Jeffrey Gundlach, chief of Doubleline Capital LP, said Tuesday during a webcast that the Federal Reserve wasn’t expected to walk away from the $85 billion a month bond buying program. Jeffrey Gundlach manages the $37 billion DoubleLine Total Return Bond Fund. He said the central bank is making a big mistake with its plans to taper quantitative easing.
Jeffrey Gundlach expects 10-year bond yields to rise further
In May, Jeffrey Gundlach said that the quantitative easing will last forever. Yesterday, Gundlach said that he expected the Fed to keep buying bonds until targeted yields were achieved. Bond management experts including Jeffrey Gundlach and Bill Gross have witnessed a decline in their funds after Ben Bernanke said that the Federal Reserve could start pulling back its stimulus program by the end of this year. Speculations of an early tapering have pushed bond yields higher and prices lower. That caused clients to withdraw their money from funds.
At this year's SALT New York conference, Jean Hynes, the CEO of Wellington Management, took to the stage to discuss the role of active management in today's investment environment. Hynes succeeded Brendan Swords as the CEO of Wellington at the end of June after nearly 30 years at the firm. Wellington is one of the Read More
In June, Gundlach said he expects bond prices to recover. But they continue to fall. Meanwhile, 10-year bond yields have spiked 1.33% since May to 2.96%, according to Alexis Leondis of Bloomberg. Now Jeffrey Gundlach expects 10-year Treasury yields to increase to 3.1%. He said, in any case, bond yields are unlikely to fall below 2.7% anytime soon.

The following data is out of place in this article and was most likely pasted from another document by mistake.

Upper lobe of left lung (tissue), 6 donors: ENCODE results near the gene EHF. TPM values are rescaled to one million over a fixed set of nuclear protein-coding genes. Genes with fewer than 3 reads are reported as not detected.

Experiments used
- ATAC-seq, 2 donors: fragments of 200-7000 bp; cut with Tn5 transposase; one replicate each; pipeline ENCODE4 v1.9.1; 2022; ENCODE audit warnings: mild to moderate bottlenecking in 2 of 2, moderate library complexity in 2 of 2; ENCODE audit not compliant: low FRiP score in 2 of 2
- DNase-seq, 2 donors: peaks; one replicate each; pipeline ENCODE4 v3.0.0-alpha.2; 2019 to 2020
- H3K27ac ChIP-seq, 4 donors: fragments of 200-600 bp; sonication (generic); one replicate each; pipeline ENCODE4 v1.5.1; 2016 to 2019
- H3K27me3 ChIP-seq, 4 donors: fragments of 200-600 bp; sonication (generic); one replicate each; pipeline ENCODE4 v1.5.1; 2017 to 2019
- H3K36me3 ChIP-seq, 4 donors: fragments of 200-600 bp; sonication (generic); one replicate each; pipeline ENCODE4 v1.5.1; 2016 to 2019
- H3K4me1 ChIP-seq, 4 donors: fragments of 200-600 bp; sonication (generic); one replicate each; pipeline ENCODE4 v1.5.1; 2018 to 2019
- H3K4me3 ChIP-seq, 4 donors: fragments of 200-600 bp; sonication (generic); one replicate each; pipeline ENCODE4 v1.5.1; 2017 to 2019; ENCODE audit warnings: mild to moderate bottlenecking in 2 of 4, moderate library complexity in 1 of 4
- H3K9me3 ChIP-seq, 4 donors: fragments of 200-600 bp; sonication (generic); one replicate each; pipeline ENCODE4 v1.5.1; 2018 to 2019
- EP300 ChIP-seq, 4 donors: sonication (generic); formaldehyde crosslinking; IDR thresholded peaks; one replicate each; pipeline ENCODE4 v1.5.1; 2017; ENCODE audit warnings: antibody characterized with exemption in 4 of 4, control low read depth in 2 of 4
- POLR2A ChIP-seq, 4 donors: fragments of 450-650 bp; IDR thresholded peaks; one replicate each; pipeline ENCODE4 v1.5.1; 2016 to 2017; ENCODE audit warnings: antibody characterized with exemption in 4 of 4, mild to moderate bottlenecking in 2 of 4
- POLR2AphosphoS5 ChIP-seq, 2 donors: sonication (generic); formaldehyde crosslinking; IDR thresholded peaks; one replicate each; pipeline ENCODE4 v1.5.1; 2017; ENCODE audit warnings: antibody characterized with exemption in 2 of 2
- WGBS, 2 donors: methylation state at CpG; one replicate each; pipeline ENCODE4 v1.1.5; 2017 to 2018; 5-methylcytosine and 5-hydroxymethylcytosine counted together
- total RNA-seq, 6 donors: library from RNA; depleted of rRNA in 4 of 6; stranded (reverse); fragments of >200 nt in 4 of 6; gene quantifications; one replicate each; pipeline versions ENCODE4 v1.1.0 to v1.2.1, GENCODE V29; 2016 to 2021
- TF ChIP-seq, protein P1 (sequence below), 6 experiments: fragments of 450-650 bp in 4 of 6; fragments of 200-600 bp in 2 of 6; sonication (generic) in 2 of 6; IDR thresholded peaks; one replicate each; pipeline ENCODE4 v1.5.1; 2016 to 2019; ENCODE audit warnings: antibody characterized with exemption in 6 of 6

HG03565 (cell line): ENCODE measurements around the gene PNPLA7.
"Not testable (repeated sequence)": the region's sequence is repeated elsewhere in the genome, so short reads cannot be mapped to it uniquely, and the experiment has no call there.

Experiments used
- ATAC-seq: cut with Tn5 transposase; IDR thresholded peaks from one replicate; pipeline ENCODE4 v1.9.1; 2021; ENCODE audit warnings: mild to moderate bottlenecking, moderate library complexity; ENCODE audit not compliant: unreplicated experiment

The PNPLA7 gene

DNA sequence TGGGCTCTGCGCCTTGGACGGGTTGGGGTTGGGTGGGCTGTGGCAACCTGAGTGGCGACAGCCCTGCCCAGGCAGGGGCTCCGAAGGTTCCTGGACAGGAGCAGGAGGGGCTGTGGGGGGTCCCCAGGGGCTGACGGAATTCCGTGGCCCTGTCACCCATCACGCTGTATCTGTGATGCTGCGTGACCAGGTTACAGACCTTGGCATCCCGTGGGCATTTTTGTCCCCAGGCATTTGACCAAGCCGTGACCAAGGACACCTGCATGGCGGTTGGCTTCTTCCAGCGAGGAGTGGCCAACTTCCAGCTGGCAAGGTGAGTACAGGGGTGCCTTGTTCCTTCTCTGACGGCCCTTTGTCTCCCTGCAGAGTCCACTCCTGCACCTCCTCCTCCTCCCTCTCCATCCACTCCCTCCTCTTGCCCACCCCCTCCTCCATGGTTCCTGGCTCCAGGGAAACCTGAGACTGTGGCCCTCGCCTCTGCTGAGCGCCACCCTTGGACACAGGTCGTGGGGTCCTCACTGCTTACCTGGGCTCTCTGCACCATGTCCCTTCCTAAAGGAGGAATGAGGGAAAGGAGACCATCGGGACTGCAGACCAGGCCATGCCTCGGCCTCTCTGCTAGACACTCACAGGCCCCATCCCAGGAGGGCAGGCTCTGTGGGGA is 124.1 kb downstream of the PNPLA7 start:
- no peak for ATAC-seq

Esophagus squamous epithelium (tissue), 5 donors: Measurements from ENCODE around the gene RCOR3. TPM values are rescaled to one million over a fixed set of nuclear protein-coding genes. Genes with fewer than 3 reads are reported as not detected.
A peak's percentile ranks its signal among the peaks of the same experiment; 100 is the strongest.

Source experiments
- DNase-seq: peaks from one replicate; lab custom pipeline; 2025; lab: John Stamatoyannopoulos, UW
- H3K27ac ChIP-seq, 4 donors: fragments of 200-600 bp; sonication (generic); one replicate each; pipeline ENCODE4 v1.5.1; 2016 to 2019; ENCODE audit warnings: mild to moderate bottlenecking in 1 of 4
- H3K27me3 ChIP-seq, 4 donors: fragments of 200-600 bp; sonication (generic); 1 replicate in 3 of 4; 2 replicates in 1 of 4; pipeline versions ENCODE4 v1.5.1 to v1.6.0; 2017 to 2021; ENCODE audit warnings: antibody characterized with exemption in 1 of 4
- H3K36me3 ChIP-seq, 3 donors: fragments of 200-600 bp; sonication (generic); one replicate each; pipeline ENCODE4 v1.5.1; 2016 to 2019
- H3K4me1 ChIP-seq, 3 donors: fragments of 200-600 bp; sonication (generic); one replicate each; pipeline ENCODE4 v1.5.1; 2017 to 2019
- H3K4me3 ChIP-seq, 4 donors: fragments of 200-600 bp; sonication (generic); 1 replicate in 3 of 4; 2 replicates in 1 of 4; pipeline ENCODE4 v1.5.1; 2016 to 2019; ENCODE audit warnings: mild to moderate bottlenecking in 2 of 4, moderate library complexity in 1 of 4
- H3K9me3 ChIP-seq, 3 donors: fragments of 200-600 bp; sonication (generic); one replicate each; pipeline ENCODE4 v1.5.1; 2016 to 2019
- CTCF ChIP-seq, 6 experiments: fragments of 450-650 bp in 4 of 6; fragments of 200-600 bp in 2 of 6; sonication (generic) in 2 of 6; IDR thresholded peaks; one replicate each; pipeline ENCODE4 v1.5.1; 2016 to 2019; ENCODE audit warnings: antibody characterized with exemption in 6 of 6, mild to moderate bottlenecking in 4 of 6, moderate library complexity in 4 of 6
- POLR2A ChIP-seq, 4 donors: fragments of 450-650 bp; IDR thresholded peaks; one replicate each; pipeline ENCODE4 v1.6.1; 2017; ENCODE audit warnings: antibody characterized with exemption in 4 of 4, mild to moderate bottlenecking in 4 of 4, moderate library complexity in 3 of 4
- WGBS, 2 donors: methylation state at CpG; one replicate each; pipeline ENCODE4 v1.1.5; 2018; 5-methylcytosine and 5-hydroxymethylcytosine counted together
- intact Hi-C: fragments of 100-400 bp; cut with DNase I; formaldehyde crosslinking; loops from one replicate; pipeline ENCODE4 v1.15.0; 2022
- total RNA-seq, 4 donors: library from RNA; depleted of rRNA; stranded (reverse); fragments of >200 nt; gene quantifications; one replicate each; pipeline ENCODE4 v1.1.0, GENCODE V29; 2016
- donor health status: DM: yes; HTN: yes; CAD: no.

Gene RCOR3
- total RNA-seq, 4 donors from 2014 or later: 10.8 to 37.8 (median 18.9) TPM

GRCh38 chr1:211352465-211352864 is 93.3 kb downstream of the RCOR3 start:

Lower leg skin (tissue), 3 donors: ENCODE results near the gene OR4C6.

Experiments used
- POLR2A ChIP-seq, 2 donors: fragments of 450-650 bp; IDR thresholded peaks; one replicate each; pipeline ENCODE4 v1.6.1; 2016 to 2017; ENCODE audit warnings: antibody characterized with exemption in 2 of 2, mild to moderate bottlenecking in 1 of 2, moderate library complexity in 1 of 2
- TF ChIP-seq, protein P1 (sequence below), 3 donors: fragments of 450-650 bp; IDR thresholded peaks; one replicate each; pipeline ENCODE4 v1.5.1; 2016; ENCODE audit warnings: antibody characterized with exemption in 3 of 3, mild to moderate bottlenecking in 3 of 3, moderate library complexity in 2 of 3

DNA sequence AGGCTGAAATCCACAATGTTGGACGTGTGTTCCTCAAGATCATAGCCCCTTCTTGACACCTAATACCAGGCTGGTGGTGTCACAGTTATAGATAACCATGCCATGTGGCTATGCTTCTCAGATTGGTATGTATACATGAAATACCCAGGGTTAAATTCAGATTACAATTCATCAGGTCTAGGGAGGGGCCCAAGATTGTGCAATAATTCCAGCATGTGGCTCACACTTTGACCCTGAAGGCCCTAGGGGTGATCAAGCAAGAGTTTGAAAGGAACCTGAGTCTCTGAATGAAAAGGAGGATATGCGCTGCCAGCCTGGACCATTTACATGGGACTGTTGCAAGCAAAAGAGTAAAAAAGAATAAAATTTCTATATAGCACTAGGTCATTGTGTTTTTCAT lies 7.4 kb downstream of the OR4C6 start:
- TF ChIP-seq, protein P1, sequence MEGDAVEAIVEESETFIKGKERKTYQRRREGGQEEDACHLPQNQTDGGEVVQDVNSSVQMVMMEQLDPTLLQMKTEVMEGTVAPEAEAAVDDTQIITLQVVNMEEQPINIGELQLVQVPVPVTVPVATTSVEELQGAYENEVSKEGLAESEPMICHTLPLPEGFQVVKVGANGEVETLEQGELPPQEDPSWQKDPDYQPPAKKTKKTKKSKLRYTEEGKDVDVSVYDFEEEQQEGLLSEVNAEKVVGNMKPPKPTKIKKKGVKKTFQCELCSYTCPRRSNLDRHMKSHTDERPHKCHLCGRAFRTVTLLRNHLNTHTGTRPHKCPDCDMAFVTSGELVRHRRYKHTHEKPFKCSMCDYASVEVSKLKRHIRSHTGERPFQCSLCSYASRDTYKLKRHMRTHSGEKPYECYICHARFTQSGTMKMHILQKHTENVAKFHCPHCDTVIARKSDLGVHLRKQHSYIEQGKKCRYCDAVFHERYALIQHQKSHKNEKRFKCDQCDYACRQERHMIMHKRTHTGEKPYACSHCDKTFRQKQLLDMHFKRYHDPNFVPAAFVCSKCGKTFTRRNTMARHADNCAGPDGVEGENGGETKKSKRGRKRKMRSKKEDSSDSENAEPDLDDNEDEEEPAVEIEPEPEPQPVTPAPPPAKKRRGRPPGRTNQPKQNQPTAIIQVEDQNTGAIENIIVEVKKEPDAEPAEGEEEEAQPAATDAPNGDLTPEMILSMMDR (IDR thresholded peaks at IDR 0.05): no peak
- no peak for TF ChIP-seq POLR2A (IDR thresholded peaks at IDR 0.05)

Jeffrey Gundlach on the next financial crisis
Talking about the possibility of a potential global economic crisis, Jeffrey Gundlach backed the views of Bridgewater Associates founder Ray Dalio. A few days ago, Dalio said that emerging market countries are most likely to trigger the next financial crisis. And India could be the first victim. India relies too much on foreign capital to finance its budget deficit.
Gundlach says India could face a financial crisis because funds that hold Indian assets have seen heavy capital outflows. Foreign investors are pulling out of Indian markets as bond yields have risen amid expectations that the Fed would announce a stimulus pullback at its September 17-18 policy meeting. Jeffrey Gundlach said China and Russia are comparatively in a better state than India.
Investors have pulled out more than $2.9 billion from his DoubleLine Total Return Bond Fund over the past three months.